‘Mysterious’ life histories of supermassive black holes decoded by study

·3-min read
‘Mysterious’ life histories of supermassive black holes decoded by study

Black holes radiating different light signatures are actually in different life cycle stages, according to a new study.

The research, published last month in The Astrophysical Journal, challenges a model of supermassive black holes which characterises them as all having the same properties.

Such black holes were previously thought to be the same kind of cosmic objects being viewed from different angles.

Scientists, including those from Dartmouth College in the US, said the findings could allow researchers to create more precise models about the evolution of the universe and shed more light on how black holes develop.

Previous studies suggest supermassive black holes are at the centre of nearly all large galaxies, including the Milky Way, devouring galactic gas, dust as well as stars – and sometimes becoming heavier than small galaxies.

As dusty material falls into these black holes at incredible speeds, they light up and emit radiation in infrared or X-ray wavelengths that outshine the entire host galaxy.

Astronomers refer to active supermassive black holes at the centre of their host galaxy which grow by the accretion of matter as Active Galactic Nuclei (AGNs).

“These objects have mystified researchers for over a half-century,” said study lead author Tonima Tasnim Ananna, a postdoctoral research associate at Dartmouth College.

“Over time, we’ve made many assumptions about the physics of these objects. Now we know that the properties of obscured black holes are significantly different from the properties of AGNs that are not as heavily hidden,” Dr Ananna said.

Scientists have been studying AGNs for decades by assessing their light signatures.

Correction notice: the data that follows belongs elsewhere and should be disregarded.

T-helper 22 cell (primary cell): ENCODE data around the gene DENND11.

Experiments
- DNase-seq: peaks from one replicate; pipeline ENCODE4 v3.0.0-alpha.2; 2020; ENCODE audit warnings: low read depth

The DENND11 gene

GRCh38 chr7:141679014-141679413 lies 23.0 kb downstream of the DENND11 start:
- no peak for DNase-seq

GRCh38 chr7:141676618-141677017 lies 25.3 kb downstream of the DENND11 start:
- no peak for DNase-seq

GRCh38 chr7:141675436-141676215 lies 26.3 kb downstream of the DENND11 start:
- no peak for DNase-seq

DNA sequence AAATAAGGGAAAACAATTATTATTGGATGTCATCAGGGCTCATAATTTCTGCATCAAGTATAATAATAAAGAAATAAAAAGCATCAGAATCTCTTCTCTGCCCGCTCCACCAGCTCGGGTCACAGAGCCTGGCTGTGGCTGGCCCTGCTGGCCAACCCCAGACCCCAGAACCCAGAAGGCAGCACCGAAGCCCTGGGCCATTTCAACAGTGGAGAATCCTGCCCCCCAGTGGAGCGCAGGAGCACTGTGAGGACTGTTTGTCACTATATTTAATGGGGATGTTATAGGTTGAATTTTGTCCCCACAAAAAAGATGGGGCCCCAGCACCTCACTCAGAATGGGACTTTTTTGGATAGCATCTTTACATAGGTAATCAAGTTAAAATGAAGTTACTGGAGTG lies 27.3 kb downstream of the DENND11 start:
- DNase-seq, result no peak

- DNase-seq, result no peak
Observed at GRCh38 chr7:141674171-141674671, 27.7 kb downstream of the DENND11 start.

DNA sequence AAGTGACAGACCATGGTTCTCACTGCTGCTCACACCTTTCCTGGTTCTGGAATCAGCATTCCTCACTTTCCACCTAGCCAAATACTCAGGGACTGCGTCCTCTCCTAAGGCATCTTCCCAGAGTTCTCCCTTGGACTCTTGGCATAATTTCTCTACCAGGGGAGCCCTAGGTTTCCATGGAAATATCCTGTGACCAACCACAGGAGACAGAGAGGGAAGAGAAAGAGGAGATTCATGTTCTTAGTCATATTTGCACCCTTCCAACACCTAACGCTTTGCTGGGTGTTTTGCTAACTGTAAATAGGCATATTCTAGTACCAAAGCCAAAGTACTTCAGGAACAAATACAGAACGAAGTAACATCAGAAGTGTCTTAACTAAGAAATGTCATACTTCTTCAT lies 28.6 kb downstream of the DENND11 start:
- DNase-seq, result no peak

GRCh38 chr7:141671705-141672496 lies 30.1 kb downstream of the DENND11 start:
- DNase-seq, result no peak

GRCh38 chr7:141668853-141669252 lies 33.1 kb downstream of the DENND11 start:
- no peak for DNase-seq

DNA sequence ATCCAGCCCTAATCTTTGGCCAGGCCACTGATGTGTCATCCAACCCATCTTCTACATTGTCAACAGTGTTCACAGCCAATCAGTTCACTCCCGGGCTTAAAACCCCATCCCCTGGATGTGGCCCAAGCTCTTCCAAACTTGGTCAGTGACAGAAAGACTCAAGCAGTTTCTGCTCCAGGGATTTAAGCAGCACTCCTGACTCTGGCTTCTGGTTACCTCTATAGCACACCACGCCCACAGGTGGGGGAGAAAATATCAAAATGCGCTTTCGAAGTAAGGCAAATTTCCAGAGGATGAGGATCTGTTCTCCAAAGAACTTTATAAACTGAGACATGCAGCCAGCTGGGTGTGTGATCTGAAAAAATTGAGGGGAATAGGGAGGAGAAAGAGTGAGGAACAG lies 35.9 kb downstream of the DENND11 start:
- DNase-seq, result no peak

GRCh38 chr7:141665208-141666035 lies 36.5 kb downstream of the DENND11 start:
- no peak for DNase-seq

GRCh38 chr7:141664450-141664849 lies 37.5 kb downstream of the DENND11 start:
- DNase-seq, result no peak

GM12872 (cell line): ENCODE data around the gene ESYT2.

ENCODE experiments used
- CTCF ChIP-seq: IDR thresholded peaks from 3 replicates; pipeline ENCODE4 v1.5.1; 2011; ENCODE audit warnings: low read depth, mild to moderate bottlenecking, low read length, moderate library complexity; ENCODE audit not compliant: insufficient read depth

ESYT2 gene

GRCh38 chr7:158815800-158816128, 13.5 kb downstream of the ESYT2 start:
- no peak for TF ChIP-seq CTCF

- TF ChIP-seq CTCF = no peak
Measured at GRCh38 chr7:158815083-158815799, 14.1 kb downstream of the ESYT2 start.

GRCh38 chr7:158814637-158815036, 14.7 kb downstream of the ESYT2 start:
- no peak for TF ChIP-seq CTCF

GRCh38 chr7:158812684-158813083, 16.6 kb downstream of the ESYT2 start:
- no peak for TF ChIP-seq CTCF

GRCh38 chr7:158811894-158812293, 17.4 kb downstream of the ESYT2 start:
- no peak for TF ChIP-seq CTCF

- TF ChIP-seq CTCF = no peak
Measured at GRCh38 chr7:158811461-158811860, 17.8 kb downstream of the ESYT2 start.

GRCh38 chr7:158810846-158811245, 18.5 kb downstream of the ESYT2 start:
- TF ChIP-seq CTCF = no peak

Since the 1980s, analysing their X-ray wavelength light signatures, they assumed AGNs usually had a doughnut-shaped ring – or “torus” – of gas and dust around them.

Researchers believed the different brightness and colors associated with the objects were due to the angle from which the AGNs were being observed and how much of the torus was obscuring the view.

Based on this belief, the unified theory of AGNs became the prevalent understanding, scientists said.

In the new study, researchers assessed how quickly black holes are feeding on space matter or their accretion rates.

They found the accretion rate does not depend upon the mass of a black hole, but varies significantly depending on how obscured it is by the gas and dust ring.

“This provides support for the idea that the torus structures around black holes are not all the same. There is a relationship between the structure and how it is growing,” explained Ryan Hickox, professor of physics and astronomy and a co-author of the study.

The new research suggests the amount of dust surrounding an AGN is directly related to how much it is feeding, indicating there are differences beyond orientation between different populations of AGNs.

An actively accreting black hole blows away dust and gas and is more likely to appear brighter while a less active AGN is surrounded by a denser torus and appears fainter, scientists said.

“In the past, it was uncertain how the obscured AGN population varied from their more easily observable, unobscured counterparts. This new research definitively shows a fundamental difference between the two populations that goes beyond viewing angle,” Dr Ananna said.

By knowing a black hole’s mass and how actively it is feeding, scientists said they can determine when a majority of supermassive black holes underwent most of their growth.

Researchers believe the latest findings solve a critical piece of the puzzle of “where supermassive black holes come from” and provide valuable information about the evolution of such cosmic entities and the universe.